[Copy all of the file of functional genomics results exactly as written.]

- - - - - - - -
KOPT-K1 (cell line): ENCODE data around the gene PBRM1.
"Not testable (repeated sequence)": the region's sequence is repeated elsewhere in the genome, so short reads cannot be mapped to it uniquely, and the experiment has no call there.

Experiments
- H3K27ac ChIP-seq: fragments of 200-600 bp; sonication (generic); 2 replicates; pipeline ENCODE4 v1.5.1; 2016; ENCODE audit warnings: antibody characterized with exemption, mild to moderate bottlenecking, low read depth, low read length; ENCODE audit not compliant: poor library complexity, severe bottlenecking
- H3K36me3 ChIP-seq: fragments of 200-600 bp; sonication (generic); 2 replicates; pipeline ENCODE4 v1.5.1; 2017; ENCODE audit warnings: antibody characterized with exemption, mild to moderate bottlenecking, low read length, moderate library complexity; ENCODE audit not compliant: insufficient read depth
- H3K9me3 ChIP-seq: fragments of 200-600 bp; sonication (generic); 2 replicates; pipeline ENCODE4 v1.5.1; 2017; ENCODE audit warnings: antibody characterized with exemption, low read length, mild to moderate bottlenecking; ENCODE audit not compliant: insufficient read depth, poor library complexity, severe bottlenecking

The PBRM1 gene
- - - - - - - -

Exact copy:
KOPT-K1 (cell line): ENCODE data around the gene PBRM1.
"Not testable (repeated sequence)": the region's sequence is repeated elsewhere in the genome, so short reads cannot be mapped to it uniquely, and the experiment has no call there.

Experiments
- H3K27ac ChIP-seq: fragments of 200-600 bp; sonication (generic); 2 replicates; pipeline ENCODE4 v1.5.1; 2016; ENCODE audit warnings: antibody characterized with exemption, mild to moderate bottlenecking, low read depth, low read length; ENCODE audit not compliant: poor library complexity, severe bottlenecking
- H3K36me3 ChIP-seq: fragments of 200-600 bp; sonication (generic); 2 replicates; pipeline ENCODE4 v1.5.1; 2017; ENCODE audit warnings: antibody characterized with exemption, mild to moderate bottlenecking, low read length, moderate library complexity; ENCODE audit not compliant: insufficient read depth
- H3K9me3 ChIP-seq: fragments of 200-600 bp; sonication (generic); 2 replicates; pipeline ENCODE4 v1.5.1; 2017; ENCODE audit warnings: antibody characterized with exemption, low read length, mild to moderate bottlenecking; ENCODE audit not compliant: insufficient read depth, poor library complexity, severe bottlenecking

The PBRM1 gene